Liz Nicholl has announced that she will step down as chief executive of UK Sport in the summer of 2019.
She will leave the organisation - which invests Government money into British Olympic and Paralympic sports - after 20 years in leadership positions and nine as chief executive.
Nicholl, whose career has spanned 10 Olympics and Paralympics, said she made the decision to focus on her family and other interests with the search for a successor due to begin imminently.
UK Sport are hopeful that there will be a "smooth transition" and handover prior to Tokyo 2020.
The 66-year-old Nicholl joined UK Sport in 1999, two years after the organisation was formed by Royal Charter.
This followed Britain's poor performance at Atlanta 1996 when the country finished 36th in the medal table with just one gold medal.
Since then the country's fortunes have been transformed, with the creation of the National Lottery and UK Sport funding credited as factors behind Britain's second-place finish at Rio 2016.
The country won 27 gold medals in the Brazilian city.
Nicholl's term also saw a home Olympics and Paralympics in London in 2012, although UK Sport has faced criticism from some due to its approach of heavily funding sports where medals are seen as likely, while cutting the cash given to others.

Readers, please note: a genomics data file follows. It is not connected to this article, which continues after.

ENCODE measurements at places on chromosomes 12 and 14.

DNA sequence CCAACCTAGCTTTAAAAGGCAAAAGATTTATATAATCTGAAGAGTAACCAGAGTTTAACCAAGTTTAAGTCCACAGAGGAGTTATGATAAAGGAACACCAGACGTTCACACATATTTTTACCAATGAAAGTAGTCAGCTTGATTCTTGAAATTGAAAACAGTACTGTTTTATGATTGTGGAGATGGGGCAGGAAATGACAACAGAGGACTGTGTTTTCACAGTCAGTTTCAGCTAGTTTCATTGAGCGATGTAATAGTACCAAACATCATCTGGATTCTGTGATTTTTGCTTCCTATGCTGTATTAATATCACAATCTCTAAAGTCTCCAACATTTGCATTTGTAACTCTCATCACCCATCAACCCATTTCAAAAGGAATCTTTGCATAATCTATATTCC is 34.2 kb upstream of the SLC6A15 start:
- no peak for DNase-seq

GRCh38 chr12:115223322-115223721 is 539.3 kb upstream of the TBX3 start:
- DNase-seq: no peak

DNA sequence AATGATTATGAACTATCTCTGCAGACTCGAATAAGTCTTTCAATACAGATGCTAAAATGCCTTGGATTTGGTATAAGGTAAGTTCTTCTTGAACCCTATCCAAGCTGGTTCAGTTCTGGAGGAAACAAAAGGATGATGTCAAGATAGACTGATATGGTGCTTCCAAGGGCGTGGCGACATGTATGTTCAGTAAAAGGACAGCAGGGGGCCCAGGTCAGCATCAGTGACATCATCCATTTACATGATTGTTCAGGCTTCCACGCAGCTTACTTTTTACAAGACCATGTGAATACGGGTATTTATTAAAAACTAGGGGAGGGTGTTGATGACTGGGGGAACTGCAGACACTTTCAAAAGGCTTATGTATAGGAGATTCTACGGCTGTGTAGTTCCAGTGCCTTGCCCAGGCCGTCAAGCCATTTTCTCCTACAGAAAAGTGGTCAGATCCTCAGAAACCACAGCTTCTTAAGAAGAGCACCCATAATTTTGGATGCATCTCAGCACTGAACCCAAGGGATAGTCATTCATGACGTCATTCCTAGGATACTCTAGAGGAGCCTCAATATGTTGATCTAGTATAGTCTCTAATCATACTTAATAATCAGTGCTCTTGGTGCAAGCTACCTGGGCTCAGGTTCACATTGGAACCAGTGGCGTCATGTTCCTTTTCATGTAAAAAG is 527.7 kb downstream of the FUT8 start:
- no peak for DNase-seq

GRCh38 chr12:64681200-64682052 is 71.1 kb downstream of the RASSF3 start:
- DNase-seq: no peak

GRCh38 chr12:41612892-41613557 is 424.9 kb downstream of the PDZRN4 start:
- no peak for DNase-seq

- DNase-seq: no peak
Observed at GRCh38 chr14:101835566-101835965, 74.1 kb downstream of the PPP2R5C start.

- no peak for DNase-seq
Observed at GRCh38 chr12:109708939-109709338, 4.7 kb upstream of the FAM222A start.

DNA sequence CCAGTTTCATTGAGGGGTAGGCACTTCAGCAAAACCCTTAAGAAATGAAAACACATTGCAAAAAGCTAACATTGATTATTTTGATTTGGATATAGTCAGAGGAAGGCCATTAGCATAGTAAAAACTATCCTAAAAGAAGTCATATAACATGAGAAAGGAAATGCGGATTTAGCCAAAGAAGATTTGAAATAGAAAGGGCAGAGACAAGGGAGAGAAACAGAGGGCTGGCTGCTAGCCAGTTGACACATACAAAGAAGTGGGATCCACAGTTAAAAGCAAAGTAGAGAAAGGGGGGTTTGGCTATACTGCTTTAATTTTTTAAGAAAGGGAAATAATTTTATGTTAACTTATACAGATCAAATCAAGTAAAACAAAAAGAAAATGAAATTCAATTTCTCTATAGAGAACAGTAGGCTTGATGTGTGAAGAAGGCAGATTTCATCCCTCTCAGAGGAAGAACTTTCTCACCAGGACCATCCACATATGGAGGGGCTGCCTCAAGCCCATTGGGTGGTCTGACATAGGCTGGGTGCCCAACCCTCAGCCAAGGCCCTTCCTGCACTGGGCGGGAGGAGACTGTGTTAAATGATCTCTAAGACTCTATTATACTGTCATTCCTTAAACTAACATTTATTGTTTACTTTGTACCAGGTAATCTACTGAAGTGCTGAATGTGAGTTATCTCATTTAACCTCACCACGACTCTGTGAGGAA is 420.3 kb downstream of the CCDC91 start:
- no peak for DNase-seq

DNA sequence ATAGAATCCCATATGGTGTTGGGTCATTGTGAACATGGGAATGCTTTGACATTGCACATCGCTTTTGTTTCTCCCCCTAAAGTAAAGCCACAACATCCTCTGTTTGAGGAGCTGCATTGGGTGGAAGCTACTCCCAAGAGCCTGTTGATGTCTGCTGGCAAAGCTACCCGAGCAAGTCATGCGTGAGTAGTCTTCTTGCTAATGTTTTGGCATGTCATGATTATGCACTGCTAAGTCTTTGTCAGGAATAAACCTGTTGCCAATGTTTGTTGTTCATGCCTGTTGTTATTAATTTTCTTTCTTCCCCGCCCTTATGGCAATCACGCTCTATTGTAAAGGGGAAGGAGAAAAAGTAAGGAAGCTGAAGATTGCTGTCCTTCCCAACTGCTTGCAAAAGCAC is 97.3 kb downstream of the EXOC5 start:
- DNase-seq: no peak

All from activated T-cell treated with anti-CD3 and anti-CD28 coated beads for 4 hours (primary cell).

"It's been a huge privilege to work with so many committed and talented athletes, coaches, leaders, partners and colleagues during my time at UK Sport," said Nicholl.
"I have shared a very special journey with everyone that has been part of our very successful high performance system over the past 20 years.
"Our athletes are undoubtedly among the very best prepared and supported in the world and I am confident that we can continue to build on the successes of recent Games.
"Tokyo 2020 performance is on track and preparation for the Games environment in Japan is being expertly led and supported by the British Olympic Association and British Paralympic Association.
"The UK's international reputation as an ambitious, innovative host of major and mega events delivered to quality standards is at an all-time high and enables us to showcase our successful British athletes.
"The UK is also leading the way in addressing sports governance and integrity challenges and we continue to contribute positively to sports policy and development around the world.
"This really is the best job in sport and I have enjoyed every minute of it.
"I am confident that it will attract some great applicants and my successor will find British sport in a good position to realise our vision of inspiring the nation in Tokyo and beyond."
Dame Katherine Grainger, an Olympic rowing champion and chair of UK Sport, added: "I cannot thank Liz enough for everything she has done for British sport in her time here.
"We must never forget the transformation that has occurred under her guidance nor take for granted how many people, myself included, who have been able to realise their potential because of her tireless work."